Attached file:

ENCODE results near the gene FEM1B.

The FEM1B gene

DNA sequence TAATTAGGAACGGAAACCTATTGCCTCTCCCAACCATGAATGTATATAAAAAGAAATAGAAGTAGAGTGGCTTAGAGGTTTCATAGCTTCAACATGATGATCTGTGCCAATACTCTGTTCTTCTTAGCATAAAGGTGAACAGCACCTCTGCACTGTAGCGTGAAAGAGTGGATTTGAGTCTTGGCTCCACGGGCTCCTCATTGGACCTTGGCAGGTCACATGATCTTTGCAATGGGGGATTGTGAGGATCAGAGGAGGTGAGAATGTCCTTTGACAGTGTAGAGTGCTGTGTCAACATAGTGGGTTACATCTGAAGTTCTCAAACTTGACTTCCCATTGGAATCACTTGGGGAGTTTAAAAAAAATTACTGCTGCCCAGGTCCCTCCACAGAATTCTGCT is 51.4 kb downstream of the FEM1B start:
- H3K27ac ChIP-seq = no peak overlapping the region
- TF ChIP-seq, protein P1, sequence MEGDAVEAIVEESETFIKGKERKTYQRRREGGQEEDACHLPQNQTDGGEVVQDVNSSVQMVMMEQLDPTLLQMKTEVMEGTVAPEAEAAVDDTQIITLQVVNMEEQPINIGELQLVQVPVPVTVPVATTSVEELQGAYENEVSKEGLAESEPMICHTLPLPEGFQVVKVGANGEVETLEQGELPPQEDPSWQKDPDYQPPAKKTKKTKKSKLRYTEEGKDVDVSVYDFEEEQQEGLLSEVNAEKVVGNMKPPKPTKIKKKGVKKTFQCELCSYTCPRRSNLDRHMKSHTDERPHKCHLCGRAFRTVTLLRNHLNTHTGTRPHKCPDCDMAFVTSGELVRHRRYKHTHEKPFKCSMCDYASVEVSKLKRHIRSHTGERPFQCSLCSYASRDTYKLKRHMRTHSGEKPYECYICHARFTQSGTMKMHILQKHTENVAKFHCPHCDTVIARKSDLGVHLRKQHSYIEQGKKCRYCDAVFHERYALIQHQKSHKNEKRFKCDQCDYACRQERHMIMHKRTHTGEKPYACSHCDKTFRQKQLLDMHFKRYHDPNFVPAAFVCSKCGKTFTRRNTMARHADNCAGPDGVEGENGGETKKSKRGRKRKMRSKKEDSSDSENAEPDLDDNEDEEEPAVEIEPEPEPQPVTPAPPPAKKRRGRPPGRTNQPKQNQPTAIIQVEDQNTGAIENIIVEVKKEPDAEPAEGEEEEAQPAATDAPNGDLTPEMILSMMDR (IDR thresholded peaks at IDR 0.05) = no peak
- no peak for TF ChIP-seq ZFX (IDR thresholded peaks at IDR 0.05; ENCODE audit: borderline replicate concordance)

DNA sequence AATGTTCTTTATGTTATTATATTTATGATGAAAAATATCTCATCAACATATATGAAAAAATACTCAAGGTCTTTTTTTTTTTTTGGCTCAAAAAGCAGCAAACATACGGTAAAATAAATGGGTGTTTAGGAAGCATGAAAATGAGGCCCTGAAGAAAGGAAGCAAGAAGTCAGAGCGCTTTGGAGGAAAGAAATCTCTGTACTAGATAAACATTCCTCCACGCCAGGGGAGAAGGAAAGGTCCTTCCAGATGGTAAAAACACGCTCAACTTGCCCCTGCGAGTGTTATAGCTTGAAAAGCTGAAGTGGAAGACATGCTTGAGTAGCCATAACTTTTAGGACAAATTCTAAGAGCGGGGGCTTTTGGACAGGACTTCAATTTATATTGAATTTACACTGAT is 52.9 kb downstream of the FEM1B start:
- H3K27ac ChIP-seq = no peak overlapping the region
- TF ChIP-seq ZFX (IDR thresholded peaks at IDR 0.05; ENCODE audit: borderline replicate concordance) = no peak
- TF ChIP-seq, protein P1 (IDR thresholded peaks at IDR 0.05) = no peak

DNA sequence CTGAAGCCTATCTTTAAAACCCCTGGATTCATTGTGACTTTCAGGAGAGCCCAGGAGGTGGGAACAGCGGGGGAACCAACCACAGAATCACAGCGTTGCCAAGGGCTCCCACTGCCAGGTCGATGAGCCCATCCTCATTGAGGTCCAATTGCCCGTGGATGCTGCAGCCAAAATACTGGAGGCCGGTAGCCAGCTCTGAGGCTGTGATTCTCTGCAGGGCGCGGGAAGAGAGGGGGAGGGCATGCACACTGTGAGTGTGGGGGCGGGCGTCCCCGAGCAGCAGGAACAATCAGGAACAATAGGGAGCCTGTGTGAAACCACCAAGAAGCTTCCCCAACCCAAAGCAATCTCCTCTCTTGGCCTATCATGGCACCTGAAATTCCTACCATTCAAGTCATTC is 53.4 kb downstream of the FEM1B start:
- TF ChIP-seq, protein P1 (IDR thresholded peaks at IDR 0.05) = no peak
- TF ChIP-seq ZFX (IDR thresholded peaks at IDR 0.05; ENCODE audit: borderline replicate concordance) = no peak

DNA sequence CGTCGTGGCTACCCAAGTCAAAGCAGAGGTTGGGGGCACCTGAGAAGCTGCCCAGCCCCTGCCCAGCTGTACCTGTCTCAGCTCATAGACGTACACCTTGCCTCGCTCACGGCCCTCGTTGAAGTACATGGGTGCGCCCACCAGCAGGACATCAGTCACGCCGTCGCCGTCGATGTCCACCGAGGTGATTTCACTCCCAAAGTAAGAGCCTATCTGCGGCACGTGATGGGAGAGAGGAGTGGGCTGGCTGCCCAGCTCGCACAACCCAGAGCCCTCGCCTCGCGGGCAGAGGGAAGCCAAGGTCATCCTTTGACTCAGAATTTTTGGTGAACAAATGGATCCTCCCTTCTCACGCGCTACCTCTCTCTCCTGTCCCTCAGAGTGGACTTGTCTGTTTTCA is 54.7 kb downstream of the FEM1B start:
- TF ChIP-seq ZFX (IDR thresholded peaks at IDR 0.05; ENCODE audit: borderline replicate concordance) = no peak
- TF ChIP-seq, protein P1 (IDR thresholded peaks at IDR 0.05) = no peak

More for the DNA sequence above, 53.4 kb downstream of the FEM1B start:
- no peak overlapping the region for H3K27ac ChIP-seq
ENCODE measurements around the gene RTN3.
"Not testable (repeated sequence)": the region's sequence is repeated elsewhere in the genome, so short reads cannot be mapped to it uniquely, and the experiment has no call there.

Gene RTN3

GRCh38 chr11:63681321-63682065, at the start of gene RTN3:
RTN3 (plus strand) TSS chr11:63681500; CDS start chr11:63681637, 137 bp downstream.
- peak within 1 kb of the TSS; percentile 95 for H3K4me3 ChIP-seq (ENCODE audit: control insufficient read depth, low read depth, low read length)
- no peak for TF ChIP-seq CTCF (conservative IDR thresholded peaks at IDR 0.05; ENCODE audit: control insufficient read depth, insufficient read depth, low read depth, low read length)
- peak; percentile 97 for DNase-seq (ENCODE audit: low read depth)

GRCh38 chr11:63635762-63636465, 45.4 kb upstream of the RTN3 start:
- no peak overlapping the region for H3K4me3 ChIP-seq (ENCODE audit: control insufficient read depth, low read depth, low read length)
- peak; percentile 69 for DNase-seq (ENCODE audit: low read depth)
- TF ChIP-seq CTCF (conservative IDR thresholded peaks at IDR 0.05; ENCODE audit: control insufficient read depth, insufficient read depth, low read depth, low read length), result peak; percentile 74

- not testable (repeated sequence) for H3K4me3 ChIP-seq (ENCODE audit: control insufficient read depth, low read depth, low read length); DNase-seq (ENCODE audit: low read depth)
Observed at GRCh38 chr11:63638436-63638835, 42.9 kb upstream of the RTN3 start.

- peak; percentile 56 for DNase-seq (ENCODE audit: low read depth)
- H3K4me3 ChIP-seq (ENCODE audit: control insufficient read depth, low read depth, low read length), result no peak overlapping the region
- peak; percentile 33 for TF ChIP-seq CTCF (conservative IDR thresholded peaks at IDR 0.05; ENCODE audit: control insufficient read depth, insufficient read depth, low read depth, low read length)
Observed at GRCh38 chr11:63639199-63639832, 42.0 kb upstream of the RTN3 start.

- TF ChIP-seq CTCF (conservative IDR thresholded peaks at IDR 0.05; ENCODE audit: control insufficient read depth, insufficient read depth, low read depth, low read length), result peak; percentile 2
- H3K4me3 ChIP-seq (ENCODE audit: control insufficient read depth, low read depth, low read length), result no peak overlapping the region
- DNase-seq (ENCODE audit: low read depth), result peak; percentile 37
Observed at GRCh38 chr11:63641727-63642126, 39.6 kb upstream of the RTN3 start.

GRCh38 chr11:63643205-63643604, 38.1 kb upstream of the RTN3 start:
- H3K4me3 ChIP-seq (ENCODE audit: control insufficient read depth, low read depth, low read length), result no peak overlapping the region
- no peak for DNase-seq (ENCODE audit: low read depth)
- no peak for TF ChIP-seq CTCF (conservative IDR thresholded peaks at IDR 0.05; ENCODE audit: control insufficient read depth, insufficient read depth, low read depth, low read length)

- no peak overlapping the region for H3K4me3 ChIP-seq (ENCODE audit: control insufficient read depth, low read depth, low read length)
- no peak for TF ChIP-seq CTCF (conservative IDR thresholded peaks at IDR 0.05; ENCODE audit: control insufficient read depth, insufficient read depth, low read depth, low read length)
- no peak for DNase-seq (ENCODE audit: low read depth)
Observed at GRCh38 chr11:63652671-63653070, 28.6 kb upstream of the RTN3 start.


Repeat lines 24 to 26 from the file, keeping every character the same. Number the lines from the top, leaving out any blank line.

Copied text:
- peak within 1 kb of the TSS; percentile 95 for H3K4me3 ChIP-seq (ENCODE audit: control insufficient read depth, low read depth, low read length)
- no peak for TF ChIP-seq CTCF (conservative IDR thresholded peaks at IDR 0.05; ENCODE audit: control insufficient read depth, insufficient read depth, low read depth, low read length)
- peak; percentile 97 for DNase-seq (ENCODE audit: low read depth)